Review: My Side of the Diamond by Sally Gardner

My Side of the Diamond
My Side of the Diamond
by Sally Gardner

My rating: 3 of 5 stars

One of the most unusual stories I’ve ever read.


An extraordinary tale about the search for love from the acclaimed Costa and Carnegie winning novelist Sally Gardner.

Jazmin has been shunned ever since her best friend Becky disappeared. But Becky didn’t just disappear – she jumped off a tall building and seemingly never reached the ground. It was as if she simply vanished into thin air. Did Jazmin have something to do with her disappearance? Or was it more to do with Icarus, so beguiling and strangely ever youthful, with whom Becky became suddenly besotted . . .

With detailed and intriguing black and white illustrations throughout.


This is possibly one of the most bizarre and down right weird books I think I’ve ever come across and while that might put a lot of people off it’s actually the thing I loved the most about it. It took me a little while to figure out what the heck was going on but once I did I found it fascinating.

Where it went wrong for me was the form the story took. Rather than being in the moment it’s told through a series of interviews with the various characters involved in the events. This might have been okay except for the fact you never hear the questions asked, there are a lot of different narrators telling their stories and it jumps around in time. It is very cleverly done but this reflection on events which in some cases happened many years previously left me feeling distanced from them and from the characters. For me to love a book I need the closeness and the connection and that never happened.

I was curious about what had happened and very intrigued as to who the interviewer was and why he was looking into the story but I wasn’t emotionally invested. I didn’t particularly like or relate to any of the characters and I didn’t fully buy into the relationships between them. The romances are very sudden and I didn’t feel any connection or chemistry to make them seem believable.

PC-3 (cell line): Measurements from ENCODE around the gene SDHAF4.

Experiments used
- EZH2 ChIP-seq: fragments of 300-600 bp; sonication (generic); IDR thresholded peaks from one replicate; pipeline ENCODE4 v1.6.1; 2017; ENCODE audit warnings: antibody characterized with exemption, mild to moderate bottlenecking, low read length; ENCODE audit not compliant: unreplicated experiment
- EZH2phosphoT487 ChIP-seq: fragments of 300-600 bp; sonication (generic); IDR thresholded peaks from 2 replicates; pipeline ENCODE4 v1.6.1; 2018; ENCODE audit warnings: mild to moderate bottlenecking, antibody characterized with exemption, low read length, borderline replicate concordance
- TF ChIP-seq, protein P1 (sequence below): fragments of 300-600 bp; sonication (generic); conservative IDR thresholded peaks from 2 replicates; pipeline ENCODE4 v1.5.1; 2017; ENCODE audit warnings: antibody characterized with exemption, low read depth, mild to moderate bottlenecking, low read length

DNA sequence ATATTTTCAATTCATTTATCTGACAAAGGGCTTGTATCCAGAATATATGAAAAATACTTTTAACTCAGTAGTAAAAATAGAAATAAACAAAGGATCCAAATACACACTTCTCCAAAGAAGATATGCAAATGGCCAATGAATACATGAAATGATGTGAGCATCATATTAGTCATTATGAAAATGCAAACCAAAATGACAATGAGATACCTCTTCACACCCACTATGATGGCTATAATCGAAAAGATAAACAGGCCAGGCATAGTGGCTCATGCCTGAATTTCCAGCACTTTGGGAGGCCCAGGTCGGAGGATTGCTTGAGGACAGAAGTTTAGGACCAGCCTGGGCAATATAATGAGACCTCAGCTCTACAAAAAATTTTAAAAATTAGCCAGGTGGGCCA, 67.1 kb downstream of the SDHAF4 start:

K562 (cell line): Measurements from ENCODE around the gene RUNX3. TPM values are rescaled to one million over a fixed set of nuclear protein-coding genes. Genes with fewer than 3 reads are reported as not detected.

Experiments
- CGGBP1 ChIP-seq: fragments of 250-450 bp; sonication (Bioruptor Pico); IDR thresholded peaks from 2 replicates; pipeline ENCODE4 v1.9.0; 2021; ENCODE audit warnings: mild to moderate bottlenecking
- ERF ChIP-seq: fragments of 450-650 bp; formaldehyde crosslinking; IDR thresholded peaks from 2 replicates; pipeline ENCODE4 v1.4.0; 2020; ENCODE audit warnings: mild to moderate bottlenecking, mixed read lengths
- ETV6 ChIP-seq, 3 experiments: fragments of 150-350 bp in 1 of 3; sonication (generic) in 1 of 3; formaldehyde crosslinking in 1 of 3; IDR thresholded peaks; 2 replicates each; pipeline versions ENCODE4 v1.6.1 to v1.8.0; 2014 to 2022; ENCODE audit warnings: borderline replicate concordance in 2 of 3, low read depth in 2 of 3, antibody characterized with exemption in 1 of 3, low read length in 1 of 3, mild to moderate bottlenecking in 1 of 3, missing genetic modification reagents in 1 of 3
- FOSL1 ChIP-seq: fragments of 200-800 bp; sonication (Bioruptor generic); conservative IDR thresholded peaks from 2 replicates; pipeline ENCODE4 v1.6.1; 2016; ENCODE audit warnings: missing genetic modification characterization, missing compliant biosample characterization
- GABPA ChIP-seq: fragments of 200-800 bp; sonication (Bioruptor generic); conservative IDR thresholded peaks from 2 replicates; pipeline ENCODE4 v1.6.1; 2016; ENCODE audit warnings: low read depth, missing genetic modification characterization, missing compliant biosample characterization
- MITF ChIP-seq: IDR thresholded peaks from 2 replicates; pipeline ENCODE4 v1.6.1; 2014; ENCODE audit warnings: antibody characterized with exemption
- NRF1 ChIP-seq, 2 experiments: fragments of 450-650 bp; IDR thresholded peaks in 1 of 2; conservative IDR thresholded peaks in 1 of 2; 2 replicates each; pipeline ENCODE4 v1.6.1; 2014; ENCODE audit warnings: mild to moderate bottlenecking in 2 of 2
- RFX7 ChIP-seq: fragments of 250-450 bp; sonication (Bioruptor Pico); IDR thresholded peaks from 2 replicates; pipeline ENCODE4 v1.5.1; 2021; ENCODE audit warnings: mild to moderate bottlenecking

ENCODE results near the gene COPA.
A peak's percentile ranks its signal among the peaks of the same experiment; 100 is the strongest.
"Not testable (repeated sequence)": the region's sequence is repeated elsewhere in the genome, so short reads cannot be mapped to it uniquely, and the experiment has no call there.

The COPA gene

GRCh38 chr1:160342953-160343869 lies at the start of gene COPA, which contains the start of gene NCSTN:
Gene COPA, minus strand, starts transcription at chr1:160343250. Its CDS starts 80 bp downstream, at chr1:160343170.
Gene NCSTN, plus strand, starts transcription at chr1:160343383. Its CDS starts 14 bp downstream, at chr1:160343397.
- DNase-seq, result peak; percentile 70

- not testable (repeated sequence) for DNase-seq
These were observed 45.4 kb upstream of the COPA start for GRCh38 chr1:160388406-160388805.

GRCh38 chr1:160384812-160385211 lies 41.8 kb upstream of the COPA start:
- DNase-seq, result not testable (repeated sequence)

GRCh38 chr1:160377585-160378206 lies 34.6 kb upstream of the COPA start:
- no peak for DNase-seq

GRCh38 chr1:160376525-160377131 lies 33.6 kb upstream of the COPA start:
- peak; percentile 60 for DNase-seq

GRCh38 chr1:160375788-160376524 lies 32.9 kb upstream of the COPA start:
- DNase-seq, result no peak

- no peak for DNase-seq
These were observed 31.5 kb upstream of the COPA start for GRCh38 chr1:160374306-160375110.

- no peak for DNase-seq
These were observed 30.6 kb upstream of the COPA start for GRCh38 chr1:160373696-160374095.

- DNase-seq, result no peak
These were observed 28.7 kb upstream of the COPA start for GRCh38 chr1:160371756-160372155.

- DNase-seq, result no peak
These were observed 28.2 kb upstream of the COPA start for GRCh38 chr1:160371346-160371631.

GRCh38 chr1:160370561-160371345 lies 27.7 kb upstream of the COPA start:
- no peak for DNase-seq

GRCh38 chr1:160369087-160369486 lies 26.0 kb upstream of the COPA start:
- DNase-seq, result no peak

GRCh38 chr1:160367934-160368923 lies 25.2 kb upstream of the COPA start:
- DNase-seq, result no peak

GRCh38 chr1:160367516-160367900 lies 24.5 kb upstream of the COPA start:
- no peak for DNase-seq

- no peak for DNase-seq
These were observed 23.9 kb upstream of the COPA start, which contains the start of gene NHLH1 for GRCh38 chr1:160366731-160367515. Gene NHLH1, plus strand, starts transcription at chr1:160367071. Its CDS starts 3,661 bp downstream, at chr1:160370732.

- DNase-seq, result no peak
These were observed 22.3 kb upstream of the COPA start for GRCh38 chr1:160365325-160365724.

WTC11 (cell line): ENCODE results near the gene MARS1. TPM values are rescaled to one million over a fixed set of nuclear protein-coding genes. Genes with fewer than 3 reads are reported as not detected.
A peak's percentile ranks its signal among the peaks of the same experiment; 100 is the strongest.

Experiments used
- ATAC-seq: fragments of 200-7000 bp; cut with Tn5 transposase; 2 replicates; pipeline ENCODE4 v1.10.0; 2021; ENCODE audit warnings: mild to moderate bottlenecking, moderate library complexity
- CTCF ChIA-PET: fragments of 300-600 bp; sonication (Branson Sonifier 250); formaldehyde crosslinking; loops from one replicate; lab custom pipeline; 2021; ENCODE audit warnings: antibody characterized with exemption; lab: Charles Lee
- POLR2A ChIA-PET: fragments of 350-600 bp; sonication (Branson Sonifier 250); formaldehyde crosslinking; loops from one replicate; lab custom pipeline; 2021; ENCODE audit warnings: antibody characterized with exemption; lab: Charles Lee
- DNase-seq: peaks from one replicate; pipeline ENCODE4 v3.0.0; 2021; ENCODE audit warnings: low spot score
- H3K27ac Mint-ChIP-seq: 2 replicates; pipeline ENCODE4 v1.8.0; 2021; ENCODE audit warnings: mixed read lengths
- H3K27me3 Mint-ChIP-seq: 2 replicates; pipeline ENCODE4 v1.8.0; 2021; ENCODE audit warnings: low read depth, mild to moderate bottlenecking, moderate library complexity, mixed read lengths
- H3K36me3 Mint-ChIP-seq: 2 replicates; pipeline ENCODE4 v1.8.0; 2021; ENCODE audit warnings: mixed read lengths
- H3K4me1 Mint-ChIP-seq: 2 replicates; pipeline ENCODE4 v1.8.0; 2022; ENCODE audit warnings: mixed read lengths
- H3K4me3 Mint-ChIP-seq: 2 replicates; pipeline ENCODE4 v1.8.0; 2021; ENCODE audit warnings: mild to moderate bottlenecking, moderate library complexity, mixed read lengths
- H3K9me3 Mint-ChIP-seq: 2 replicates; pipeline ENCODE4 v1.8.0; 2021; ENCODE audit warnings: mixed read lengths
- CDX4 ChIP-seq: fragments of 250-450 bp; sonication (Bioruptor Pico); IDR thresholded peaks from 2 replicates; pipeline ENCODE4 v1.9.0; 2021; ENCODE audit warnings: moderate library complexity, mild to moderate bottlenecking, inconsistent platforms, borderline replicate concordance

There were elements that fascinated me, there were parts that confused the heck out of me and there was even the odd creepy moment but unfortunately as a whole I have to say it didn’t do it for me.

It hasn’t put me off Gardner’s writing, I love how unique her stories are, but this was a little disappointing.

I won a copy of this book from ReadersFirst. This has not influenced my review.

Review: Hold Back the Stars by Katie Khan

Hold Back The Stars by Katie Khan
Hold Back The Stars
by Katie Khan

My rating: 3.5 of 5 stars

More of a love story than a space adventure, this story may not be for everyone but I have to praise it for being so completely unique and yet so completely real.


Ninety minutes.

A few years from now, not too far in the future, two people meet.

It is a classic story of boy meets girl.

Except that it’s not.

When we find them, they have an hour and a half left.

Unless they can save themselves, they won’t survive.

The clock is ticking.


It seems to have taken me forever to come up with a review for this as my thoughts on it have been and, a few weeks later, remain rather muddled.